- Attack - a generally worthless action, actually. Only characters with high attack can do decent damage, and even then, the formula for this is the worst in the game. Use it only when you know it will finish a target off to avoid spending SP
- Spell - Use up some SP to perform a Spell Card. All characters have 2-5 different Spell Cards that they are capable of using, which do a variety of things - damage, healing, buffing, debuffing, etc etc. This is what you should be using most of the time.
- Focus - Uses up the character's turn to recover SP equal to double their SP Recovery Rate stat (the flat number, not reliant on max SP despite the percent sign). In general, you should change the character out for someone else temporarily, but when you have few characters remaining, you may want to keep them out.
- Change - Switch a character of your choice with a character in reserve. You don't have to select the character using the command. Characters will lose 1 TP upon being switched out, and can't be switched out if they're at 2 TP or lower. However, characters in reserve will recover a small amount of HP and SP for every action done in battle, so it is advisable to switch out exhausted/seriously damaged characters for fresh ones, as opposed to trying to heal them, in many (but not all) situations.
- Escape - Flee the battle. Escaping works without fail in random encounters, but bosses cannot be escaped from. Active characters lose 3 TP plus the HP-based penalty seen below.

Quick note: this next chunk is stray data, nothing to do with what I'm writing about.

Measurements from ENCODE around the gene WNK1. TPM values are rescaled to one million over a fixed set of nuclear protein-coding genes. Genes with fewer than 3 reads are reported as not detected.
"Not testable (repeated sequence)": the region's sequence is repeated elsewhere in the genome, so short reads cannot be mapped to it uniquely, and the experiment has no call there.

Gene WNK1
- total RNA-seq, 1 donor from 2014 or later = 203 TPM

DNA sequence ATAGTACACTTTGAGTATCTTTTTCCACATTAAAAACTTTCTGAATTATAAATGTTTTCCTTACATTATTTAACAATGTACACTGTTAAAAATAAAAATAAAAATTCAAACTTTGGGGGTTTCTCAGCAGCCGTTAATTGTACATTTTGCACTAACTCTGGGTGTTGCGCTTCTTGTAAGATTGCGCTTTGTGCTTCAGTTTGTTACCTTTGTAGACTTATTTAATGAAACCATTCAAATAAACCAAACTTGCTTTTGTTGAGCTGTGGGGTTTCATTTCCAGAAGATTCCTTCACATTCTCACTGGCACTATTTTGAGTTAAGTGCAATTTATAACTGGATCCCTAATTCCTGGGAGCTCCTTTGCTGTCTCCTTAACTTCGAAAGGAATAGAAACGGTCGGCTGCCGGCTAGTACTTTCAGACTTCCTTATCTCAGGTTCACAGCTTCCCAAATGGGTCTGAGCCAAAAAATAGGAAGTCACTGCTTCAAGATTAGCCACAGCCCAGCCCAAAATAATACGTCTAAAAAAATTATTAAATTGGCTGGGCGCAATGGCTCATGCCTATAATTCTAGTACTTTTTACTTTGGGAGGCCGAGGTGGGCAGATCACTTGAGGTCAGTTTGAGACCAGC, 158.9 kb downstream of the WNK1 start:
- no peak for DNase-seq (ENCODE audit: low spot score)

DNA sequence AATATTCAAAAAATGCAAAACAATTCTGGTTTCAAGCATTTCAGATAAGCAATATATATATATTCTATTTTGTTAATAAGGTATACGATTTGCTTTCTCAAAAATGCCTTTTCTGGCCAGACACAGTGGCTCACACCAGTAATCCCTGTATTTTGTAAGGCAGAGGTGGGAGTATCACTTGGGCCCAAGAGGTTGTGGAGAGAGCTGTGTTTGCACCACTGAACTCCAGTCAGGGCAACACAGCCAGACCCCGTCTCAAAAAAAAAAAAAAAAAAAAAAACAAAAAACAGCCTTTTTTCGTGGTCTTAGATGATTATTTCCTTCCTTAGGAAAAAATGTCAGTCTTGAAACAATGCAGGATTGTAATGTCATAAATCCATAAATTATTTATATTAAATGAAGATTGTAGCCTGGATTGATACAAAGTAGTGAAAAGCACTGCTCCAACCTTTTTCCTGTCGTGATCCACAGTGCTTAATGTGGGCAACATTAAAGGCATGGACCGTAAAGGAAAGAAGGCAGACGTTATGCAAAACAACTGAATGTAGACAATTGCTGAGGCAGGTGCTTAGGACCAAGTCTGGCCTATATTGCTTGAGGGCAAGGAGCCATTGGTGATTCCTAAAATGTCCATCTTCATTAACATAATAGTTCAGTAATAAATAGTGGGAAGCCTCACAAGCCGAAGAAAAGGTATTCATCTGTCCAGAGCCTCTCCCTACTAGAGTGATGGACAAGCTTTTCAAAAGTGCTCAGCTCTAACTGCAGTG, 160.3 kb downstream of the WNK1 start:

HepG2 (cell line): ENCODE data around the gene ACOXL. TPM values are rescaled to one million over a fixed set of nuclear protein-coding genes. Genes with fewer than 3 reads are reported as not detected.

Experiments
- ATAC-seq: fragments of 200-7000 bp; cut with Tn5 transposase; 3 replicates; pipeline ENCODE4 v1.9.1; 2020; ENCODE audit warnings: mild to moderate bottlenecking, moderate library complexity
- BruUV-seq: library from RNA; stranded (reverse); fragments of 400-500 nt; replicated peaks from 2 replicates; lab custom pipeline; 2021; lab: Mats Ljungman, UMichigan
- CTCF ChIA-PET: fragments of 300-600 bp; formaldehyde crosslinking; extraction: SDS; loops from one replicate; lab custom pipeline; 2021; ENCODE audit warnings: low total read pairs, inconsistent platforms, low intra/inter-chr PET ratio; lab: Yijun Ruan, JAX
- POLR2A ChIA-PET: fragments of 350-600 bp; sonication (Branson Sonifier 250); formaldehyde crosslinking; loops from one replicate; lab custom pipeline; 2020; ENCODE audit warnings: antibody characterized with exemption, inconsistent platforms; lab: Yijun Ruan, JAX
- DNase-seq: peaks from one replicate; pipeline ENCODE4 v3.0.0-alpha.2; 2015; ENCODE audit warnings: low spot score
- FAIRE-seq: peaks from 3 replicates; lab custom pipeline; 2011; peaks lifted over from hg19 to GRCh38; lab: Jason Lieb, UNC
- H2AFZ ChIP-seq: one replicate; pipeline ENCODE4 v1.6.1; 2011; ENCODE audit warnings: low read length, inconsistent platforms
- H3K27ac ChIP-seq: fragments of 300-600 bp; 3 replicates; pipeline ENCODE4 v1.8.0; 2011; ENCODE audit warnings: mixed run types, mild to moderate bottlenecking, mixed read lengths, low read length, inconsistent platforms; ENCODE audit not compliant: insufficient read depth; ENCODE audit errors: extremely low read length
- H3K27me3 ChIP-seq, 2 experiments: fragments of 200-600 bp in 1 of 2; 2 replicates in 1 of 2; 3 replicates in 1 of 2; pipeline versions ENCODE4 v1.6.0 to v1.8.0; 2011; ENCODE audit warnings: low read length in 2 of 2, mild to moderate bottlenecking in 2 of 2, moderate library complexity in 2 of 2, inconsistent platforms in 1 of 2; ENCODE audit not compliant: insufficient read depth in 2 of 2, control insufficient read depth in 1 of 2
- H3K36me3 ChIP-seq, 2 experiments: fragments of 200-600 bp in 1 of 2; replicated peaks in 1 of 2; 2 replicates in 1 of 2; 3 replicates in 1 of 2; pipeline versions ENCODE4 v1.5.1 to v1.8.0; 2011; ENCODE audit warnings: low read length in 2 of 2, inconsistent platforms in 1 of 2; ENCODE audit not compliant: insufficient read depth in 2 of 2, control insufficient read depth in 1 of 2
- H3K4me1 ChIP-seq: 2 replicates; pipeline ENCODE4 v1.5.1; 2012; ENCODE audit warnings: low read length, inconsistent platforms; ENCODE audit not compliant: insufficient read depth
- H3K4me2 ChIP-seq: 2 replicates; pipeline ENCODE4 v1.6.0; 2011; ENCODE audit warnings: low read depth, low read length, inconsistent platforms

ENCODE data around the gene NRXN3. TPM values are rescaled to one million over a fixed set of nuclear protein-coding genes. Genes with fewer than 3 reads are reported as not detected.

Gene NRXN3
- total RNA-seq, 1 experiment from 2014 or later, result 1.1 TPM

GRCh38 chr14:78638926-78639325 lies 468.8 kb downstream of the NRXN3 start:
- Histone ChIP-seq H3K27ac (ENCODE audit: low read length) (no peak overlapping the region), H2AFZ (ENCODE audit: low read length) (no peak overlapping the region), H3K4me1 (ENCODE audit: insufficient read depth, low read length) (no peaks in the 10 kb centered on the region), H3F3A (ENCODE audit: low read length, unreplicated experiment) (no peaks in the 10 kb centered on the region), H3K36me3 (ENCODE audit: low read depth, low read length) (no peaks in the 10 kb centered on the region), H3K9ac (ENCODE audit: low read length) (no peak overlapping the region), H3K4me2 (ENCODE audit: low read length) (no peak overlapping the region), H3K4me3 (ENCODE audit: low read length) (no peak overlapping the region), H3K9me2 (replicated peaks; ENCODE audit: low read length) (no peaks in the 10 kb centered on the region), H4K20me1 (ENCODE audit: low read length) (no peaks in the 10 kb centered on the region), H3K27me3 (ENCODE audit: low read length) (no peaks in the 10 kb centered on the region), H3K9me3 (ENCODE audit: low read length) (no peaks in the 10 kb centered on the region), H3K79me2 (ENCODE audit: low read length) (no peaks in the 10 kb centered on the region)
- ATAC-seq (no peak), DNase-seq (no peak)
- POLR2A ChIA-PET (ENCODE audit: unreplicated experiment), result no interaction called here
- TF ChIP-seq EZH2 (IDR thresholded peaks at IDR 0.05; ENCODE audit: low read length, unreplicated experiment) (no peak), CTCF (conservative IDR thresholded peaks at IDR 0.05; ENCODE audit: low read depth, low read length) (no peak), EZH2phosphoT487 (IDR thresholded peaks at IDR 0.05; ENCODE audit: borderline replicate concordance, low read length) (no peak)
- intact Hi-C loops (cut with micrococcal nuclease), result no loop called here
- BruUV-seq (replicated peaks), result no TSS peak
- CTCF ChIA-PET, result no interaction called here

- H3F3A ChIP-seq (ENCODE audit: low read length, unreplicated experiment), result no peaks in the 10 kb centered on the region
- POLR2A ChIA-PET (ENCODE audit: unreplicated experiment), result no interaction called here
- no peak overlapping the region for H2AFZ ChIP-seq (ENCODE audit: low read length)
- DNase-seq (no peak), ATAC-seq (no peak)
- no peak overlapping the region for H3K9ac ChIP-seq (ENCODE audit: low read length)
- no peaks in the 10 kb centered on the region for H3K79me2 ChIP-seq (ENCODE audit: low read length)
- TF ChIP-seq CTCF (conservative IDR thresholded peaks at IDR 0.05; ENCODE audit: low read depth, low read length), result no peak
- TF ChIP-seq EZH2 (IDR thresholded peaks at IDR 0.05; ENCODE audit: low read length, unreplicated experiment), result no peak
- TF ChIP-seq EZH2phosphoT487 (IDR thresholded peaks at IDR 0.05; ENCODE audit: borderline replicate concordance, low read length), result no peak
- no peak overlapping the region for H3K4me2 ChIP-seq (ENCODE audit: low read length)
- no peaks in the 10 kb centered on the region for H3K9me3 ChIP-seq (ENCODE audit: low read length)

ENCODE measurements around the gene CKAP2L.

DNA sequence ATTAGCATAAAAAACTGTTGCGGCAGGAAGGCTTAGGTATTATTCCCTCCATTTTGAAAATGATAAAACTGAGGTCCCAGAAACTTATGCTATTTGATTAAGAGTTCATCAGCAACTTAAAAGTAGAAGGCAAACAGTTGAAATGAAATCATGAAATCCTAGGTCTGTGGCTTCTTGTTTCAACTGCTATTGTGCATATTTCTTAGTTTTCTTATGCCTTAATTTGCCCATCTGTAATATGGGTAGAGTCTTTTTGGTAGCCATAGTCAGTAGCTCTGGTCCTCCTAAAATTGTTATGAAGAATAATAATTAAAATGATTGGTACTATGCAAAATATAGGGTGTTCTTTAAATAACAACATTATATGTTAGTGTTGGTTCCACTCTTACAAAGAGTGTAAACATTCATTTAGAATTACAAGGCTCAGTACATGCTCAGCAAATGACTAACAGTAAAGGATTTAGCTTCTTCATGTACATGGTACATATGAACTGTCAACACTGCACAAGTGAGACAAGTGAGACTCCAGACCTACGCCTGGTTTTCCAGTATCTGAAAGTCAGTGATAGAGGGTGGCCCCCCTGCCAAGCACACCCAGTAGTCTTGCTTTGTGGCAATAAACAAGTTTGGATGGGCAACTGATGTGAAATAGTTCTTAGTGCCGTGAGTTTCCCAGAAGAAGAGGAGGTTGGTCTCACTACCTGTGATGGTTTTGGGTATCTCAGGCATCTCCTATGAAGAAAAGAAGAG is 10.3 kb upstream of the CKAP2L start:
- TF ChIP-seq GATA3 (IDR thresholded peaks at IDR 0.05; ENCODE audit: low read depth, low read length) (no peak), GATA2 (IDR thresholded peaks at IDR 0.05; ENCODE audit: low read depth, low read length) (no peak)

The order you put party members in during battle can matter a lot - single-target attacks tend to target party members in the first or second slot far more than the third or fourth, although there are attacks that specifically target a given slot. In addition, there are attacks with Row damage - instead of the obvious "Single" or "All" targetting-spells, Row target spells will deal less damage to characters in the back. To be specific, the first character takes 100%, the second takes 80%, the third takes 40%, and the last takes only a mere 10% damage. There are moves like this that you can use too, so be aware of the difference, as enemies have an order too.
Completing a battle will earn everyone Experience Points (100% for characters in the active party, 90% for characters in reserve, and 80% for anyone else), and also some Skill Points and possibly an item. After a battle, characters will recover all lost HP, but those who are in the active party will lose TP - -1 for a victory, and -3 for fleeing, plus an additional TP penalty if the character is not at full health: